Resume Preparation

A resume is your quickest and most effective way to get to the top of the list of people a recruiter or HR Manager wants to see. Your resume should create positive anticipation about you, via your experience and achievements. The accuracy, grammar, and layout of your resume is a key part of how you represent yourself. It’s important to be honest to ensure that the positive anticipation you create in your resume is matched by the impression you make in person.

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What should your resume include?

Your resume should always include the following:

  • Your basic personal information
    • Name
    • Phone numbers – Your personal mobile and your work number if you can take calls privately
    • Home address
    • Email address
  • Education details
    • Tertiary and Secondary qualifications first, the year you graduated and which institution you graduated from
    • Relevant courses you have completed while at work e.g. time management, presentation skills, training on specific software, and the month and year in which you completed the course
  • Employment History
    • Include the name of each company, when you started and finished each role (month and year), your responsibilities bullet pointed, and achievements for each role bullet pointed
    • The objective of your resume is to provide details on your experience and achievements. It should quietly “sing your praise.” This is what will get a prospective employer interested in seeing you for a first interview. Most companies are driven by results and your resume should show your ability to produce results i.e. achievements. Please make sure your achievements are quantifiable and bullet pointed.

Resume Do’s

  • Do use bullet points to ensure it is simple and easy to read and scan through.
  • Do include your email address in contact details. About 5%-10% of resumes don’t include an email address. Strange but true.
  • Do use headings i.e. Personal Details, Education, Employment History. It allows the reader to quickly scan your resume for the important things they are looking for.
  • Do check your resume over and over again. Have it proofread by someone else, a fresh pair of eyes may see something you may have missed. Read it for accuracy and typographical errors before you submit it.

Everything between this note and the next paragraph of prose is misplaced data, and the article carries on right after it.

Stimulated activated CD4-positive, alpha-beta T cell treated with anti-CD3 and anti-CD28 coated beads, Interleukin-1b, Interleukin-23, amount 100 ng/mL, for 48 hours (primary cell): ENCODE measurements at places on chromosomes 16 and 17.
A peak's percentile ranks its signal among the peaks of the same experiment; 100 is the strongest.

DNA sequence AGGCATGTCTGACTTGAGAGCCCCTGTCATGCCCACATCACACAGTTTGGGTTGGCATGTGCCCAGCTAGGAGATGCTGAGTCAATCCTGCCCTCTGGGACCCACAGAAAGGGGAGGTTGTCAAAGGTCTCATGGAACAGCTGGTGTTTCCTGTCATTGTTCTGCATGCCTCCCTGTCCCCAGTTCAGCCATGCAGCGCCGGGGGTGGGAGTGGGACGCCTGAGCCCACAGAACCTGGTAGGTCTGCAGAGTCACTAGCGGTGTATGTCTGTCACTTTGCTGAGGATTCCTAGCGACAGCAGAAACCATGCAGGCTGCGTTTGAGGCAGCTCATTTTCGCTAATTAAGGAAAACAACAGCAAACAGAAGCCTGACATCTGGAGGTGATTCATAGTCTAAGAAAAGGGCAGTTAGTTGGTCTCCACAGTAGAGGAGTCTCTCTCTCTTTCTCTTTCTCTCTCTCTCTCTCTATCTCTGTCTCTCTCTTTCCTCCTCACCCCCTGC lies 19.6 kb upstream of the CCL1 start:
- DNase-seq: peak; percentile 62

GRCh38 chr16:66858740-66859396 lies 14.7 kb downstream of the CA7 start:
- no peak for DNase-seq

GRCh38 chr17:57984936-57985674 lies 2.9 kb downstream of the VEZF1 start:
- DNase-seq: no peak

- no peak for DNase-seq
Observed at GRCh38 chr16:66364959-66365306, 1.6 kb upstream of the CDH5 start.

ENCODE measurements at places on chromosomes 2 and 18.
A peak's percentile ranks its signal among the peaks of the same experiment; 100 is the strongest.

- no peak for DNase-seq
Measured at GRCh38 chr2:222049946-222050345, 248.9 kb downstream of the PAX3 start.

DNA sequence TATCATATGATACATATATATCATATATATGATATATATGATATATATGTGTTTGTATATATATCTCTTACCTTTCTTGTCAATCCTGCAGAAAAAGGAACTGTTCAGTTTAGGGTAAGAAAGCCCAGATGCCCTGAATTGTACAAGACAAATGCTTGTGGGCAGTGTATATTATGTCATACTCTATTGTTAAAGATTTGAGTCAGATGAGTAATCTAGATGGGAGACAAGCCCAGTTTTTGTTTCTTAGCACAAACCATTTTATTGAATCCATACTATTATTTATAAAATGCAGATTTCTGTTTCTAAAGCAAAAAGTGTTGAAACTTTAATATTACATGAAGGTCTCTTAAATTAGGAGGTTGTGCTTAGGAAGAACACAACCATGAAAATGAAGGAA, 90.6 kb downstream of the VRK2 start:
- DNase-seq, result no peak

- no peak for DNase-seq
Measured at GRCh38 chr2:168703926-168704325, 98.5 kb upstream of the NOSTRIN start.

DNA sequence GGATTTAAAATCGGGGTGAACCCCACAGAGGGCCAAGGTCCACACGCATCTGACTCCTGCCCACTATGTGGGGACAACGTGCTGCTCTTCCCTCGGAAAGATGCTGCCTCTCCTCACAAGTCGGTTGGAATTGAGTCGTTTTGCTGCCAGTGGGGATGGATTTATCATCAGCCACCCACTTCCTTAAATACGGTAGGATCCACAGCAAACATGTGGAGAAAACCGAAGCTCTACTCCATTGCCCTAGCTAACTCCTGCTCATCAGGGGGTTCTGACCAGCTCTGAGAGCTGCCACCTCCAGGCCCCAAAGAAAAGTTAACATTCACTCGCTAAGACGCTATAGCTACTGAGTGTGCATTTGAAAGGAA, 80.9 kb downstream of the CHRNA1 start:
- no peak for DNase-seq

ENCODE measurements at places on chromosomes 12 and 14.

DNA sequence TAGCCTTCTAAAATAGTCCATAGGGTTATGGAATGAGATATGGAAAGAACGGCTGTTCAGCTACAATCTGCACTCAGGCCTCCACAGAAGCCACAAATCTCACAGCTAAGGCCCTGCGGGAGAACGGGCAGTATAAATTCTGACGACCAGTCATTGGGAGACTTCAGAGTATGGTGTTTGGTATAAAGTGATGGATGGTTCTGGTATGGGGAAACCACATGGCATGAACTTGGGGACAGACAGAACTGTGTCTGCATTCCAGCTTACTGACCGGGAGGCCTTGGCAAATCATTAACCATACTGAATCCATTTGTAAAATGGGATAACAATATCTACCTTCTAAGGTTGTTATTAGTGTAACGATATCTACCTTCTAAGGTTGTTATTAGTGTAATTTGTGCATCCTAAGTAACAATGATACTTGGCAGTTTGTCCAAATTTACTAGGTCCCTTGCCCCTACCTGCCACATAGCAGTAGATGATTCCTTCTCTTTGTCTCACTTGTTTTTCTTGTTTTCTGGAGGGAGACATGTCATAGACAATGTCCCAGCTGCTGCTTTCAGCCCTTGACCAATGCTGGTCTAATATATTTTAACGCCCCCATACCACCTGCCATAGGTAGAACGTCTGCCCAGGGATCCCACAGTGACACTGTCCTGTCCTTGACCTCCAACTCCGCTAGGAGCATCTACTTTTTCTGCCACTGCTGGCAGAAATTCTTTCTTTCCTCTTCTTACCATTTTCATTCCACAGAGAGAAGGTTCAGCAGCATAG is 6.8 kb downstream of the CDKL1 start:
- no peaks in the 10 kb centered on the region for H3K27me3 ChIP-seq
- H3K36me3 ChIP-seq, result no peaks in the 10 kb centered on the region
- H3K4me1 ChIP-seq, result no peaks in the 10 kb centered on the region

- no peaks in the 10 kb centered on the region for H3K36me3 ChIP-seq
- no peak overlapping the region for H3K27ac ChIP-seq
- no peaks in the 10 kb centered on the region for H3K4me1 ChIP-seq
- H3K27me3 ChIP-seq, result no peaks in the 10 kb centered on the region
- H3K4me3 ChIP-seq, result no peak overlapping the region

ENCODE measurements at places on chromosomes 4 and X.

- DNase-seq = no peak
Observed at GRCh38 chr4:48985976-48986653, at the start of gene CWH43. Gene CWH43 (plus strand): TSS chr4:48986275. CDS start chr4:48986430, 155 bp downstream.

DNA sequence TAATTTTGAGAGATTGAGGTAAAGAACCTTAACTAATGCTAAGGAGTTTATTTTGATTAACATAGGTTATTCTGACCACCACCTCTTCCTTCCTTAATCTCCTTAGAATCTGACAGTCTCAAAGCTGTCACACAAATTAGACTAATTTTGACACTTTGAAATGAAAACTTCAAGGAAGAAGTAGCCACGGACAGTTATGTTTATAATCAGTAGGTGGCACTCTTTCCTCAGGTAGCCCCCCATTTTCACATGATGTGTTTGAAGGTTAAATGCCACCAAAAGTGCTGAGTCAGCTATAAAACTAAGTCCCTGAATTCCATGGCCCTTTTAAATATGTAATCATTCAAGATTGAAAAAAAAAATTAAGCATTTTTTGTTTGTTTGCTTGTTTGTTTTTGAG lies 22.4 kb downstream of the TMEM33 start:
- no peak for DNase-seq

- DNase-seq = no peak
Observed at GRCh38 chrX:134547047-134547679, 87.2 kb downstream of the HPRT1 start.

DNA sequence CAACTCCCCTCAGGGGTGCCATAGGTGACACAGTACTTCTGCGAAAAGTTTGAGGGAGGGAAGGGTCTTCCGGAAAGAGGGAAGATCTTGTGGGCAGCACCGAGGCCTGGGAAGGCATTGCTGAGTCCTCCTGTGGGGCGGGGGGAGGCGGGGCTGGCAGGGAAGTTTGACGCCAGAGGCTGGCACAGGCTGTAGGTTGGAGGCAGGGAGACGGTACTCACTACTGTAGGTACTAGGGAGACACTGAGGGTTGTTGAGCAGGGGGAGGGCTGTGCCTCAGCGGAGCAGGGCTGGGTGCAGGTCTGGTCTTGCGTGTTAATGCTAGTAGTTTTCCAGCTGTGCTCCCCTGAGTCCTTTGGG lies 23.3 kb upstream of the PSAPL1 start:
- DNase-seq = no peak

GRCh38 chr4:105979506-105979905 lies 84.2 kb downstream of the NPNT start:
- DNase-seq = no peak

• Do write clear and concise facts with regards to responsibilities and achievements.

Resume Don'ts

  • Do not lie. Ever.
  • Do not use elaborate fonts and colours because this makes it difficult to read.
  • Do not include a photo (unless you are applying to a modelling agency).
  • Do not be modest – state your quantifiable achievements accurately.
  • Do not use “I” excessively, stick with third person when writing a resume.
  • Instead of “I increased sales by 20%” simply write “increased sales by 20% over the previously year”.
  • The language of your resume should be specific, clear, succinct and factual.
  • You should not use flowery language or adjectives such as “highly successful”. The fact you are 20% over budget illustrates your success. Facts rather than emotional language work.

Employment History

  • Begin with your most recent job, and work backwards.
  • Include company name, location, position title, your responsibilities, specific dates of employment (e.g. May 1992 – Oct 2003), achievements and the reason for leaving (optional) and whether the position was full time, part time, temporary or permanent.
  • Achievements are essential. Wherever possible, quantify your achievements with facts and figures – percentage increases in sales, margin or market share increases, decreased costs, reducing lead times are all excellent ways to show you can add value to an organisation and be a successful hire.
  • Gaps during employment history should be accounted for. If you don’t explain it on paper then a recruiter or employers will wonder what you are hiding. Examples of gaps may be time out for study, travel or maternity leave. It is also OK to leave a job without another to move straight into.
  • Include the basic information on positions that were early in your career and are less relevant to the jobs you are currently applying for. Include the company, title and length of service in each role. You’d be surprised how employers will see something positive in your previous history that you might find unimportant. Responsibilities and achievements can be left off the resume for these roles.

Referees

  • Please provide at least two or more people that you have reported to previously. Your friend or colleague cannot provide details on how to manage you or advice on how to get the best out of you etc. This is important information for your new employer.
  • Include your referee’s company, position title, mobile number and direct work contact number. If you do not feel comfortable providing referee details, make clear that you will provide them upon request.
  • It is handy to let your referee know that a recruiter or HR manager will be calling to reference check you.

Resources

Attend our FREE Resume Ready Workshop held each fortnight to learn more about how to get your resume in top shape and be prepared for your next career opportunity.